This is Tomatan, and he will power you through a marathon — with tomatoes

Awesome? Undoubtedly. Useful? Well, according to Kagome, which claims to be Japan’s largest supplier of ketchup and tomato juice, people taking part in the Tokyo marathon really need this.

UK set to unveil the world’s largest floating solar array

The largest floating solar array in the world is to be unveiled later this month, on the Queen Elizabeth II reservoir, at Walton-on-Thames. The array is estimated to generate almost 6 million kWh in its maiden year of operations. The energy will be used to power London’s water treatment plants.

This one amoeba could hold the secret to fixing immune deficiencies in humans

These predatory amoebas are usually very good at finding enough to eat by themselves, but when food is short they do something astonishing.

Fungus turns frogs into sex zombies, but then kills off whole species

A new study of Batrachochytrium dendrobatidis (Bd), a deadly fungus which affects amphibians worldwide, found that it spreads by making males’ mating calls more attractive to females. The pathogen alters the reproductive habits of different species of amphibians, explaining why frogs and related species continue to disappear across the globe.

How planetary rings form and what they’re made of

Learn more about how they formed billions of year ago. 

People spend more on climate adaptability to protect capital, not lives

A research team from University College in London has calculated that in the last five years, the ten biggest cities have increased their climate adaptation spending by a quarter. But they also found that it’s capital, not people, that we’re investing the most  to protect. Beyond the moral implications this entails, it also means that poor but highly populated cities and

Robotic third arm puts your drumming into overdrive…kinda

The focus point of prosthetics today is, understandably, restoring ability, function and form to those who have lost a limb. But the same technology can be used to augment a healthy body, allowing a person to perform tasks outside of our body’s limitations.

MIT develops new solar cells, 400 times more efficient and light enough to drape a soap bubble

An MIT research team has developed a new technology that will allow for the creation of lighter and thinner solar cells than ever before. While the team says there is still work to be done before making them commercially available, the panels already proved their efficacy in laboratory settings. They hope that their work will power the next generation of portable

Quantum dot technology breakthrough brings it one step closer to a screen near you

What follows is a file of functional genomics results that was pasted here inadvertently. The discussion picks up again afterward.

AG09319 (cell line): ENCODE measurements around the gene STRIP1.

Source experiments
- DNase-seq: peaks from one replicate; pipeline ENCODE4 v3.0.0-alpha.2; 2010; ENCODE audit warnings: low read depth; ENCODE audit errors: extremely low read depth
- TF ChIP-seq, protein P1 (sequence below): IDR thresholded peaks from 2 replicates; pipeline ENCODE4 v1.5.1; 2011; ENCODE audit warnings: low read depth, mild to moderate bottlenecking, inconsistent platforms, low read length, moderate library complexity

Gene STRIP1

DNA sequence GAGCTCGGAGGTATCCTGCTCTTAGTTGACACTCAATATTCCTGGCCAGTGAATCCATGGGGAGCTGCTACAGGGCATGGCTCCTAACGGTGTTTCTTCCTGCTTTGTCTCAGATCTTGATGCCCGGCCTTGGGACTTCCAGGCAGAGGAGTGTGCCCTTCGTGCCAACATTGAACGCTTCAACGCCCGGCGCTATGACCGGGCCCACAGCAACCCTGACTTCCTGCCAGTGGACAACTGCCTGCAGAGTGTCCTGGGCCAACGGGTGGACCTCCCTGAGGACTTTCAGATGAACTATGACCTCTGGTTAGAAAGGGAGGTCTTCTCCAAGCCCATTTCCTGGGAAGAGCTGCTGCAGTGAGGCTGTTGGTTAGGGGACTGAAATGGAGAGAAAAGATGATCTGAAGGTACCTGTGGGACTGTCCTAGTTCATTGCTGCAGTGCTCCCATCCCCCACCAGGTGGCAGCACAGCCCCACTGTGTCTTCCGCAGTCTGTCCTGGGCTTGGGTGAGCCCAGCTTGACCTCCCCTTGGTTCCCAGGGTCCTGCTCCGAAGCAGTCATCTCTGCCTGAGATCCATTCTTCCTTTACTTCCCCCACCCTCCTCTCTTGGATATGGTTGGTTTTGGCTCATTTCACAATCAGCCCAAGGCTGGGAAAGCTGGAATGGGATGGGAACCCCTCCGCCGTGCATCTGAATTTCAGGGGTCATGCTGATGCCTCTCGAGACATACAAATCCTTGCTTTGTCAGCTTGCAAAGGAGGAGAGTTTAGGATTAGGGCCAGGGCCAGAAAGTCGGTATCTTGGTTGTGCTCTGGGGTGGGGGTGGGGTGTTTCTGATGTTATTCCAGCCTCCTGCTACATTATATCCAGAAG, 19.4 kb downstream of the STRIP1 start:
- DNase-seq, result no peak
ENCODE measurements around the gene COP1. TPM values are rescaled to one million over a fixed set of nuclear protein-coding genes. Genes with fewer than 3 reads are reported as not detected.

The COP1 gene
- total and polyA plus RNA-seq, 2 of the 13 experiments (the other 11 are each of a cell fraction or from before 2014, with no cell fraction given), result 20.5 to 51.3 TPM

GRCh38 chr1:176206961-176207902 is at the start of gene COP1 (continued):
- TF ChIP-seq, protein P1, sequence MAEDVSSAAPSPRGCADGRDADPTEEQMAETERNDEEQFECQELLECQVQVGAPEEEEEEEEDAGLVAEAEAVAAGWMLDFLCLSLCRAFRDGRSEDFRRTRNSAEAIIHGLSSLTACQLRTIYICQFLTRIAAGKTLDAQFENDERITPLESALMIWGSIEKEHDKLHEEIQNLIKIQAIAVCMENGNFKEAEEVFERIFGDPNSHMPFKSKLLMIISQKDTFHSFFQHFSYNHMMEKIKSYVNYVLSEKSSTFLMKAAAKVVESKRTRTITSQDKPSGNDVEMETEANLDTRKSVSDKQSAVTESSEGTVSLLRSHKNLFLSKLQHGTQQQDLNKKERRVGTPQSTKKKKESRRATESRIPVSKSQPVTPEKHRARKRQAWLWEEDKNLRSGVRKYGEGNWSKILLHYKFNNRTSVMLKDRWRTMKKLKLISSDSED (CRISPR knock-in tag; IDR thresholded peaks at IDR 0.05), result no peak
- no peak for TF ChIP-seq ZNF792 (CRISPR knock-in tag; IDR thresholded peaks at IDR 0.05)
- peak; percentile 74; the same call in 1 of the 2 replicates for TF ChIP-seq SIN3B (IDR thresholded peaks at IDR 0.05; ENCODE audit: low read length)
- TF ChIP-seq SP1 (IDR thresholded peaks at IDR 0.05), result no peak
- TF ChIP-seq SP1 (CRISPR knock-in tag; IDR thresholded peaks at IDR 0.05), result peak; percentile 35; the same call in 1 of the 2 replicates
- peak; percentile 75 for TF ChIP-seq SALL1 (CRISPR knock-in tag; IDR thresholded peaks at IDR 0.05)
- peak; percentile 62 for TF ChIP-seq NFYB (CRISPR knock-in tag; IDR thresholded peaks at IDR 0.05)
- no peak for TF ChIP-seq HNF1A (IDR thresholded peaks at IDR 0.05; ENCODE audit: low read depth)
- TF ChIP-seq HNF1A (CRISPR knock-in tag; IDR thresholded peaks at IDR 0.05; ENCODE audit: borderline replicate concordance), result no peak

A team from Cornell University’s School of Chemical and Biomolecular Engineering has found a way to arrange quantum dots together in an almost perfect structure.

The original haute couture: archaeologists unearth fabrics from King Solomon’s time

Recent archaeological findings in the Timna region in Israel’s southern Arava Valley showcase the surprising variety and quality of the clothes worn some 3,000 years ago.

Genetic-scissor enzyme eliminates HIV completely in mice trials

A new gene-snipping enzyme was successful in removing strands of HIV genetic material in mice trials. If the enzyme can prove its reliability in human trials it might revolutionize how we fight the virus forever.

Prejudice influences the speed at which you think

A new study finds why our unconscious prejudices can influence the speed at which we associate certain terms and concepts depending on how we perceive the two elements.

How Massachusetts plans to save the timber rattlesnake

Massachusetts’ state officials plan to designate the uninhibited island Mount Zion as a safe haven for the endangered timber rattlesnakes. The 1,350-acre wide site will be populated with adult snakes and authorities will keep a close watch on their progress.

Are you the only one who “hears” what you read? Science says no!

A new paper from New York University researchers suggests that most people do hear an internal voice while they’re reading. The insights from this analysis lend some support to theories that say auditory hallucinations are inner voices that are incorrectly identified as not belonging to the self. So when you read something do you “hear” the words in your head,

Sharks usually eat meals smaller than one of yours

The voracious reputation of sharks might soon change as marine biologists uncover that most coral reef sharks eat pray smaller than a cheeseburger.

Chronic exposure to air pollution makes rats obese

A laboratory study on rats found that the animals that breathed Beijing’s notoriously polluted air gained weight and showed sighs of cardio-respiratory and metabolic dysfunctions after three to eight weeks of exposure.

Vaccine against HPV proves its worth, so why don’t Americans use it?

A new study confirms the the effectiveness of a HPV vaccine introduced almost a decade ago in the US; the virus’ prevalence in teenage girls is down by almost two thirds. Even for women in their early 20s, the group with the lowest vaccination rates, infections have been reduced by more than a third.

Nano-probes sniff out cancer using their nucleic acids

In the new technique, nanotechnology is used to determine whether a specific target nucleic acid sequence exists within a mixture, and to quantify it if it does through a simple electronic signature.

Soon, oncologists will use shapeshifting to fight cancer

University of Toronto researchers have developed a molecular delivery system to administer chemotherapy drugs with as little collateral damage as possible.

NASA’s Thermonuclear Art is the prettiest thing you’ll see today

The Sun is easily the most recognizable and important star that humanity has ever known. And yet, those who want to study it come face to face with a tiny weensy problem — it tends to burn your retinas if you look at it.